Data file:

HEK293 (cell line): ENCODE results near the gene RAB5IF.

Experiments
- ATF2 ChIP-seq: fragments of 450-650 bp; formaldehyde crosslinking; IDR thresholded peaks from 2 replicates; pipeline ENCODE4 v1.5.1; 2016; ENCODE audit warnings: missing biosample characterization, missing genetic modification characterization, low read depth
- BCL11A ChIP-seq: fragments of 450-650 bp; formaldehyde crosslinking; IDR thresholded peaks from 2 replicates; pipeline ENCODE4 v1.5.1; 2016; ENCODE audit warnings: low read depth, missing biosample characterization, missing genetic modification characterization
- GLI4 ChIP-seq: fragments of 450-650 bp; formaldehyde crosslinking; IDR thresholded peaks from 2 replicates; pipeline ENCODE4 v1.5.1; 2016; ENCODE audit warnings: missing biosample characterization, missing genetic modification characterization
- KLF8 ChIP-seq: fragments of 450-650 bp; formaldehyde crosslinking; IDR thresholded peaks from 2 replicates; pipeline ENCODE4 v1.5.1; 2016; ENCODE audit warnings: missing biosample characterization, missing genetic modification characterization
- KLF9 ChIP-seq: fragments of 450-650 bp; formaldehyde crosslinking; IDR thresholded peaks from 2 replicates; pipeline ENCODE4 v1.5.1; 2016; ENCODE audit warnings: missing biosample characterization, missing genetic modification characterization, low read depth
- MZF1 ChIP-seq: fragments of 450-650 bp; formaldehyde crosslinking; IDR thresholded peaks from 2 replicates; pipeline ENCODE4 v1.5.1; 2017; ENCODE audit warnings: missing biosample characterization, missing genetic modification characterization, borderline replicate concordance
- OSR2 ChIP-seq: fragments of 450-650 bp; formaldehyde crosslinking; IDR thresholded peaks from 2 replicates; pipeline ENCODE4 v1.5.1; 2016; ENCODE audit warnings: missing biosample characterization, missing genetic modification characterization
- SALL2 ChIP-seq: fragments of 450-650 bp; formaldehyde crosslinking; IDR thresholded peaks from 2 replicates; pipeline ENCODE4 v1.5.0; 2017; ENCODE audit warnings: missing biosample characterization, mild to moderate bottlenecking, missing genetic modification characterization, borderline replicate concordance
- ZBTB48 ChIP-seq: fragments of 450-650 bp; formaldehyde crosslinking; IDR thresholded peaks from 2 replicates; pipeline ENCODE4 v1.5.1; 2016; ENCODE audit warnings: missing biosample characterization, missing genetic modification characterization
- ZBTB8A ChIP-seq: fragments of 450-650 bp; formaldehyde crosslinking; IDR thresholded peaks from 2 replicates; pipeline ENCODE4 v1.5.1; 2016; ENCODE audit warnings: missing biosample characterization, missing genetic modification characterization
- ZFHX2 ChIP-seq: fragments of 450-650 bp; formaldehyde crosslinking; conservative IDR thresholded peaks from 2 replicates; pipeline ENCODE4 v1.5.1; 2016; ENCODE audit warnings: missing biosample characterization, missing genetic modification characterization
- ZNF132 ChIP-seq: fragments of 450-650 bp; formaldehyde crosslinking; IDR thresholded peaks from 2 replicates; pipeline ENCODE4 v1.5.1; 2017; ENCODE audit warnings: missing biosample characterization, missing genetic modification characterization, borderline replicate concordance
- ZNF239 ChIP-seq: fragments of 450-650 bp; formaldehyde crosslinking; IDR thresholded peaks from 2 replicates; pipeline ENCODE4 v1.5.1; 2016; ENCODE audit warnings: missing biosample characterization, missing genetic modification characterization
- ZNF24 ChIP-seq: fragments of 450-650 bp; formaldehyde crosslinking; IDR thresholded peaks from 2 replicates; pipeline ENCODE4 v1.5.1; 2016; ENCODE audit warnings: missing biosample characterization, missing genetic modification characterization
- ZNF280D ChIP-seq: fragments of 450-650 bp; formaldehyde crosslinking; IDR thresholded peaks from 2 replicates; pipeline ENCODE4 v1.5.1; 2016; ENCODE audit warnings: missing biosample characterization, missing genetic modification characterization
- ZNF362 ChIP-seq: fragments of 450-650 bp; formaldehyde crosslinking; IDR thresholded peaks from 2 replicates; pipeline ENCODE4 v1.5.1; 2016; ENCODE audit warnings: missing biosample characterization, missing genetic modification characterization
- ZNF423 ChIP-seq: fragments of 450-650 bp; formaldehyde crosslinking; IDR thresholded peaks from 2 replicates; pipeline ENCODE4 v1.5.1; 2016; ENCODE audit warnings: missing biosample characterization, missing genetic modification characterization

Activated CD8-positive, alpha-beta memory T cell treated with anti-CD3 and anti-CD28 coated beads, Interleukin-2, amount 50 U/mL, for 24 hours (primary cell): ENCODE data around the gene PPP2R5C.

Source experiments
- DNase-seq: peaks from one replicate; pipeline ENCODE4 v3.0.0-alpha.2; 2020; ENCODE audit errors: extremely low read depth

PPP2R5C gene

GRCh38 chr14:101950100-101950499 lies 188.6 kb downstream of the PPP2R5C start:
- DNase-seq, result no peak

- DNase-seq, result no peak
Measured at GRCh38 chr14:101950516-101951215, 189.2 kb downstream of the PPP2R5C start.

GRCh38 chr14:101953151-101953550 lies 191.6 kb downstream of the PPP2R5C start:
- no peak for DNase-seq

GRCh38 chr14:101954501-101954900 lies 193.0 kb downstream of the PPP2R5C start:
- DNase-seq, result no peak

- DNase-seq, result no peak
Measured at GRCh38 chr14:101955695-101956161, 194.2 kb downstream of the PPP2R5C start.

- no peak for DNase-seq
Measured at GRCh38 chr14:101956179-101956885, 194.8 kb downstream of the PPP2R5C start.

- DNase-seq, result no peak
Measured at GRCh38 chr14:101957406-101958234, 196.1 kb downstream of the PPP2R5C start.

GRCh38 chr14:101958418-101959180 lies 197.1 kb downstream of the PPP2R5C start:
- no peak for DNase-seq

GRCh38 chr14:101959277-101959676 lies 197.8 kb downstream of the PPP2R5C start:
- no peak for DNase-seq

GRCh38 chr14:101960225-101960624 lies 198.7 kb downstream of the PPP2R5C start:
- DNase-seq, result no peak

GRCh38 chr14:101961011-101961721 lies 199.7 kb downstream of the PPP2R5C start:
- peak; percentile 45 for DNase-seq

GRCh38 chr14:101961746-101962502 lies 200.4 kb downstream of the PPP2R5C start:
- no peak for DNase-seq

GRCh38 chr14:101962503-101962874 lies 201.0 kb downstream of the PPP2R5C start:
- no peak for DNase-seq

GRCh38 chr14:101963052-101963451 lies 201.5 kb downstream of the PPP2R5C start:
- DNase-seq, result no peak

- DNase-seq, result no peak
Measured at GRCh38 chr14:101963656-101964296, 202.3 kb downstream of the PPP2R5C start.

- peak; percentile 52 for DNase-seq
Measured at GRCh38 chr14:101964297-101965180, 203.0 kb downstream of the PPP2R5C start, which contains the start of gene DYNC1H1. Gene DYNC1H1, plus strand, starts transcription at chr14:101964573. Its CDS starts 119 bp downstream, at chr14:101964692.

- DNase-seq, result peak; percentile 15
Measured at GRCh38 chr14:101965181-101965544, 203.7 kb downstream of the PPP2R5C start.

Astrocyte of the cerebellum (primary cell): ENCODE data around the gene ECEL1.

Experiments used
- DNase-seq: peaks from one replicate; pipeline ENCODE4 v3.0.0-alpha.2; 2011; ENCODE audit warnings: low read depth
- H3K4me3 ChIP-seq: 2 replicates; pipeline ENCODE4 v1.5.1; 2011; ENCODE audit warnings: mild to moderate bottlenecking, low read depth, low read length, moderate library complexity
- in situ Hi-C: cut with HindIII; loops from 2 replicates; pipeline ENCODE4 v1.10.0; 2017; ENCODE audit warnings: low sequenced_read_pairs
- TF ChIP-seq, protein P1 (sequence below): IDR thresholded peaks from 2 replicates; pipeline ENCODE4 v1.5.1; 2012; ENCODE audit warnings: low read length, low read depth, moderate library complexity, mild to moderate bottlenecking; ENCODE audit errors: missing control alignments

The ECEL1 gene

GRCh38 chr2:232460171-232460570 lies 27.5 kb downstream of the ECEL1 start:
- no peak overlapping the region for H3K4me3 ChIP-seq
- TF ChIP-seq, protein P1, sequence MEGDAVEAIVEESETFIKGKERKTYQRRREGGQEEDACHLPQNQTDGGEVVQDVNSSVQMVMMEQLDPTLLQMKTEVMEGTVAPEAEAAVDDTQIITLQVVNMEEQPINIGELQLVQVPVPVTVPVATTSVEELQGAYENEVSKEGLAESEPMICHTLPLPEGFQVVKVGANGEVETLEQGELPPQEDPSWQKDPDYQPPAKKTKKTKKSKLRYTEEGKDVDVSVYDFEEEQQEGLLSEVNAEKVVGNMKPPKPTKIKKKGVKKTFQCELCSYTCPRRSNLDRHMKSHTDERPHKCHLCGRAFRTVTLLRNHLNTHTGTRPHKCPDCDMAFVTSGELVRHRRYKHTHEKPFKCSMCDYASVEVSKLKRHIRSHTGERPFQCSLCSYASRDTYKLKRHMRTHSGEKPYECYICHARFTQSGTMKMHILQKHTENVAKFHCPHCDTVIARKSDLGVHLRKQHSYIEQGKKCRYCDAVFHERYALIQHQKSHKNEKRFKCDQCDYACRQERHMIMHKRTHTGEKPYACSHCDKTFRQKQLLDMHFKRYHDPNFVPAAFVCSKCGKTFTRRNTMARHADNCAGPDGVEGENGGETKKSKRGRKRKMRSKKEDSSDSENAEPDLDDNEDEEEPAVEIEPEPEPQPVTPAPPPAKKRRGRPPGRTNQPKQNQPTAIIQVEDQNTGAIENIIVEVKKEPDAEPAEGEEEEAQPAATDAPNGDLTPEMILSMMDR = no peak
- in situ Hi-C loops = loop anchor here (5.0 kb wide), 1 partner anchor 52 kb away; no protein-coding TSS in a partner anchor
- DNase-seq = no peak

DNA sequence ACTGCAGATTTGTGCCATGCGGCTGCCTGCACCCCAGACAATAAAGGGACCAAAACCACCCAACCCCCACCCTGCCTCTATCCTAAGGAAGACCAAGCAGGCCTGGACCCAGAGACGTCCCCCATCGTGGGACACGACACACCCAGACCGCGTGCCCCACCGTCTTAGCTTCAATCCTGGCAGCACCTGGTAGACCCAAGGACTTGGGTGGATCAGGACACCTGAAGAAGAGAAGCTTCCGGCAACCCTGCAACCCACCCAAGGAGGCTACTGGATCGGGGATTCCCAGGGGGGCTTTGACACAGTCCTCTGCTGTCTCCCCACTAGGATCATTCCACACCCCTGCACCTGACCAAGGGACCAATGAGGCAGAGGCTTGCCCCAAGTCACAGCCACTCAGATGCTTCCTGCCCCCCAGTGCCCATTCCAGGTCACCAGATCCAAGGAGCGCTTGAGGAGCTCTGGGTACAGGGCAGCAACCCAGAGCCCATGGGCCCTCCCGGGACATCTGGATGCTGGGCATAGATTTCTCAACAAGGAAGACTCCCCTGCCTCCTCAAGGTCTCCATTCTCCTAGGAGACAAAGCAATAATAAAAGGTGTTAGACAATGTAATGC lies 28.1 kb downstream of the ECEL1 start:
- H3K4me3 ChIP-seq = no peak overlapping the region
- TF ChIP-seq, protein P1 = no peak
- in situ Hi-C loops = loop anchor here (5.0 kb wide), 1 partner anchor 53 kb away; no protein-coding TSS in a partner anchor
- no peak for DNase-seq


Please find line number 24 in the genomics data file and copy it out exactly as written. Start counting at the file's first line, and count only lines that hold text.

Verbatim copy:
GRCh38 chr14:101950100-101950499 lies 188.6 kb downstream of the PPP2R5C start: